Fresh stock of these seeds known in my mother tongue as shnem are now available in the markets. They look like mustard seeds except that the shade is a wee bit lighter. I don’t know what these are called in English. Like all oil seeds they release a wonderful nutty flavour when toasted. We usually have them as a chutney by toasting and grinding them. The picture above shows the seeds, a cucumber salad, the ground seeds in the flower-shaped bowl, bird’s eye chilli and garlic in mustard oil, green chillies, and chives from one of my pots.
This is a simple salad made with cucumber, almost ripe chillies, de-seeded and added just to create a contrast in colour. The oil that I added here is from the bottle of chilli pickle, just a few drops to add the right amount of heat and garnished with toasted shnem seeds. For those who love chillies, this pickle is a must in most meals. Whenever some oil is used, a bit more is poured in, the bottle is allowed to bask in the hot sun. Sometimes replenishment doesn’t come with extra hard work!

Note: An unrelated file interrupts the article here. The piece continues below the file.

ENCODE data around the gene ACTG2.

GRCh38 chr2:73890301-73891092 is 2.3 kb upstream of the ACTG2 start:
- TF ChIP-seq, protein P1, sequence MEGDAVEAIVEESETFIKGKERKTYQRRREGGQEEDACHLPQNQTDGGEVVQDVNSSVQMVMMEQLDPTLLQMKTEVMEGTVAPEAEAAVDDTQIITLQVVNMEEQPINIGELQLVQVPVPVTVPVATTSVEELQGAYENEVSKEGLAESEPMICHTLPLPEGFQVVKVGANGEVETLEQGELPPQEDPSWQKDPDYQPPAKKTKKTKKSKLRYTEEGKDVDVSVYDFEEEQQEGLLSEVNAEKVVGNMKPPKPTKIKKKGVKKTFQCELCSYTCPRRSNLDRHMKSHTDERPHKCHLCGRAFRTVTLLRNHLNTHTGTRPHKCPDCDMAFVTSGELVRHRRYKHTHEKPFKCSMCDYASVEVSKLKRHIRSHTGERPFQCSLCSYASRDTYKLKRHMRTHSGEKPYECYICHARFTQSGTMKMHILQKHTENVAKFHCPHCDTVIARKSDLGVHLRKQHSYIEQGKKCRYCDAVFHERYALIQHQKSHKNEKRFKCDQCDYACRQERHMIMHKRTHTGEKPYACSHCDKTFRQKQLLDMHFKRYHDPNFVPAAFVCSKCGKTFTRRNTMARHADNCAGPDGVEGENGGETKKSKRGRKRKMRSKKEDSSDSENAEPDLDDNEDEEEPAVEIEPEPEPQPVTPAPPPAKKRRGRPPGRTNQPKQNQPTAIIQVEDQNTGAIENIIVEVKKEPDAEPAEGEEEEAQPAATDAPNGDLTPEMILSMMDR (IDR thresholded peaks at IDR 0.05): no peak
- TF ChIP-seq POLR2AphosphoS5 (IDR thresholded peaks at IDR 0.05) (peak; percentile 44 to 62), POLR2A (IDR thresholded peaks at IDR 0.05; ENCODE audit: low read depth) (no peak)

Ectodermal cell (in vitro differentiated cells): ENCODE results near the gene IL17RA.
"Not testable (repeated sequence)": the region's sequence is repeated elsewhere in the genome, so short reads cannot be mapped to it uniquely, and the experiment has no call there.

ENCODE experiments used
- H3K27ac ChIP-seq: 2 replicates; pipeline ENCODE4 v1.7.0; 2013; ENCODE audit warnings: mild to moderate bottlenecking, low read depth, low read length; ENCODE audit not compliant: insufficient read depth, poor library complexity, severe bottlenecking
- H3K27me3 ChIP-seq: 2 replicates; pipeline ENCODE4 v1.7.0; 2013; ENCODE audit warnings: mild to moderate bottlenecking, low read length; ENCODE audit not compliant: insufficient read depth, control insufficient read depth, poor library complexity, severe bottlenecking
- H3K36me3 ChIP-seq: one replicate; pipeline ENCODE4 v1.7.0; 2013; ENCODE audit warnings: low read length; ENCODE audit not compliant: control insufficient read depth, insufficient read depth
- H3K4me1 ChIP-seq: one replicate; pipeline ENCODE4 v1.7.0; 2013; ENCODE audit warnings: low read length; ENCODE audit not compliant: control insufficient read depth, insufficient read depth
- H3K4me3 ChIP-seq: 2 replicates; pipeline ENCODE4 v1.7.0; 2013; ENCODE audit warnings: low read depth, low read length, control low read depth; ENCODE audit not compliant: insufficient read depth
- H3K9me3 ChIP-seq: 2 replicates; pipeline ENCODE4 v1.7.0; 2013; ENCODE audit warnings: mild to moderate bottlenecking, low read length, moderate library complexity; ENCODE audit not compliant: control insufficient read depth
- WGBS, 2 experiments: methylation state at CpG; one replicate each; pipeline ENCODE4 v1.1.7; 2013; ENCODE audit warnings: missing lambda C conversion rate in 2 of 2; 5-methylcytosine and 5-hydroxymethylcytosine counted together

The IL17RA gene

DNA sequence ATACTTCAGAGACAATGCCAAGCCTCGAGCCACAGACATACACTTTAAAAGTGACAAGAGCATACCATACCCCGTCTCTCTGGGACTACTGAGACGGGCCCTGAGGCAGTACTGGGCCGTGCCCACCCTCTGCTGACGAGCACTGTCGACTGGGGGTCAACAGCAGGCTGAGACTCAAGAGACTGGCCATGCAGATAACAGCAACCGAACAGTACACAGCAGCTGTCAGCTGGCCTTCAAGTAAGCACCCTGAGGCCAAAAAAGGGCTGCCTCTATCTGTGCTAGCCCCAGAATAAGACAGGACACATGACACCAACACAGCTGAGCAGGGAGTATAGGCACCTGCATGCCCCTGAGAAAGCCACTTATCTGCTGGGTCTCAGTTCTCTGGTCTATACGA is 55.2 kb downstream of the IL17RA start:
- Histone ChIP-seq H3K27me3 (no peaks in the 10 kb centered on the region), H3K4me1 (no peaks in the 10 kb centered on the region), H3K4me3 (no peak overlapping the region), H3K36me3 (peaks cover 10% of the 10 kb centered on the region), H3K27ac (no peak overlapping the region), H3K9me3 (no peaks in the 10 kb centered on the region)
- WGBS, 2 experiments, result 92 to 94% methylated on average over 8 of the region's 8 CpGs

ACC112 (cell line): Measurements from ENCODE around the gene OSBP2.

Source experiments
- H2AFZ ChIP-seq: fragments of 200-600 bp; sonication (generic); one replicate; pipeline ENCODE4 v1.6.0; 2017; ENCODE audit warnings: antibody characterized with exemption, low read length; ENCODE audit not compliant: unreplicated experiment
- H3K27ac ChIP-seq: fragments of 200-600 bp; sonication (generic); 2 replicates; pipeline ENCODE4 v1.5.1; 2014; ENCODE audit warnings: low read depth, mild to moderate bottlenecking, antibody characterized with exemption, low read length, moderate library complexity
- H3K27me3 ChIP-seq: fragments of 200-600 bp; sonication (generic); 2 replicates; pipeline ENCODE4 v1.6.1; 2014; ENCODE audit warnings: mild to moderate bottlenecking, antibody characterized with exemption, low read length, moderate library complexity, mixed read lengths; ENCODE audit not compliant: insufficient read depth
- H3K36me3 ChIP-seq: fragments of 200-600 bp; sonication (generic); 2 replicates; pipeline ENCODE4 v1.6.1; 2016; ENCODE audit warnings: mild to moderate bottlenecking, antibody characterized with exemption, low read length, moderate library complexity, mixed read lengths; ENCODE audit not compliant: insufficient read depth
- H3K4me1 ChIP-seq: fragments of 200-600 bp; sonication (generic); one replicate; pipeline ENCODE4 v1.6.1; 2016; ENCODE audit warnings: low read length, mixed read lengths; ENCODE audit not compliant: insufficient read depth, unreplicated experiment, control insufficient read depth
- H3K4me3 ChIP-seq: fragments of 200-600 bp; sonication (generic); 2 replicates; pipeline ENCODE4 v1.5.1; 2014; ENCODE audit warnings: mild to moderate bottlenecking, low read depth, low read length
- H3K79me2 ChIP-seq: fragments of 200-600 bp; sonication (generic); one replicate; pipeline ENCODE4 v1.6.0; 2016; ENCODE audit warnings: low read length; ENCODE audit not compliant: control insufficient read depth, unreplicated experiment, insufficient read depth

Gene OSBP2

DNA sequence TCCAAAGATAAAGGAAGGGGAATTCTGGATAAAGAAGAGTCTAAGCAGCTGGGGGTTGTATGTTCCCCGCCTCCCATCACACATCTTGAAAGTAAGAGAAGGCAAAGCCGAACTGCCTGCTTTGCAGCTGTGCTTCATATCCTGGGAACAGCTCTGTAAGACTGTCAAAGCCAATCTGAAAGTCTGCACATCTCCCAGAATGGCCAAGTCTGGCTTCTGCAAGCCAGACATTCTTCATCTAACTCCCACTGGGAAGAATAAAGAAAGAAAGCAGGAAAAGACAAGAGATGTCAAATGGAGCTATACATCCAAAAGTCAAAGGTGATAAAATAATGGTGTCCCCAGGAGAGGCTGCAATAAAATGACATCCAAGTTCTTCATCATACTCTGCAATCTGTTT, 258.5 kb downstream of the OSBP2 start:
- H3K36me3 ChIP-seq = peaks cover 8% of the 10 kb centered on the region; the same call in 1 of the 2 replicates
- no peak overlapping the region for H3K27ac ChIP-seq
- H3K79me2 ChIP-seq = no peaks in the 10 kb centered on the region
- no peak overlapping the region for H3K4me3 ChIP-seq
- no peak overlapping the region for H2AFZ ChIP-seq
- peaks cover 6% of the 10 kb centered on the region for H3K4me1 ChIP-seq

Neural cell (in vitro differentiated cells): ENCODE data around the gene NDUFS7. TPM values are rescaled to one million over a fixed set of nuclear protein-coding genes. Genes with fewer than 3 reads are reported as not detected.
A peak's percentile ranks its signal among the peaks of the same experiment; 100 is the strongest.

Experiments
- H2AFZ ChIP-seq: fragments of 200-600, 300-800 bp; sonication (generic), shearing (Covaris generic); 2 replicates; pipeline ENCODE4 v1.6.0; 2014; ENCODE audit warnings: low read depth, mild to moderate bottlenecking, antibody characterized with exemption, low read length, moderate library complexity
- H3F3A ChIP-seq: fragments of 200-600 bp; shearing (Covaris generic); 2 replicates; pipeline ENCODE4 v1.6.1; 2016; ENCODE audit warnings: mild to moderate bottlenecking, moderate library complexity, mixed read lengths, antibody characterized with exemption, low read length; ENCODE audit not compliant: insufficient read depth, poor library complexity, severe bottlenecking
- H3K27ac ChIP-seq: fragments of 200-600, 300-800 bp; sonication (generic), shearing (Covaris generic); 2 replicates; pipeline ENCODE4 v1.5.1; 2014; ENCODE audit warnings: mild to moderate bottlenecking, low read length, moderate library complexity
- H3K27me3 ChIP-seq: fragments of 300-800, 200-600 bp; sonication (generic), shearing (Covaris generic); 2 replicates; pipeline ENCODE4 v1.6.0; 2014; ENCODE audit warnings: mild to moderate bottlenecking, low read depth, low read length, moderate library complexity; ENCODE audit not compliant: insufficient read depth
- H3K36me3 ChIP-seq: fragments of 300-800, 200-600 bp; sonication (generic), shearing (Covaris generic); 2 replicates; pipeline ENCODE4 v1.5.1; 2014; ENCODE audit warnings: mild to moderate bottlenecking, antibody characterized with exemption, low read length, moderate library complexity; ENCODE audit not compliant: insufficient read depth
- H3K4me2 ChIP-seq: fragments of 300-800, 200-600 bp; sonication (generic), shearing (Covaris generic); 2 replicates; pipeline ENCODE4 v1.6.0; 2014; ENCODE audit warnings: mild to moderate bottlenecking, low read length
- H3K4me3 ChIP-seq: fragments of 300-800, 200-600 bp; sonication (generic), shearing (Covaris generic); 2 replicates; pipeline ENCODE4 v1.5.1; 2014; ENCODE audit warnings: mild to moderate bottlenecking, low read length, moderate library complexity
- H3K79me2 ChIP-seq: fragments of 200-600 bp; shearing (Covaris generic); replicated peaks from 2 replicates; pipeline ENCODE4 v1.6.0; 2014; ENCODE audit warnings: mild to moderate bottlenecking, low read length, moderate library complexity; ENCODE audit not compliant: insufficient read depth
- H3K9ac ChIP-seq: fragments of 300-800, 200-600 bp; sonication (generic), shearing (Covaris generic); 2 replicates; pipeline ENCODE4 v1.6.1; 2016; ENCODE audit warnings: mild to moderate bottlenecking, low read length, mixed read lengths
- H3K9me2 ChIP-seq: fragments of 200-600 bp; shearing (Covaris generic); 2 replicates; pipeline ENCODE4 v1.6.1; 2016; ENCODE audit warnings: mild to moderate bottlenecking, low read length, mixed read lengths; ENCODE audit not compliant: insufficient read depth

The toasted and ground seeds can also be added to salads. We also love mixing it with diced onions, roasted and chopped green chillies, and herbs like coriander or serrated coriander. Onion and garlic leaves also go really well with this chutney.
Another way of having it is by adding to a Dimasa dish called mudru. It’s a combination of two or more vegetables like beans, leafy greens, and bottle gourd seasoned with chillies, garlic, and salt. The dish is cooked with very little water. Just before the pan is taken off the flame, toasted and ground shnem or sesame seeds are added to the dish.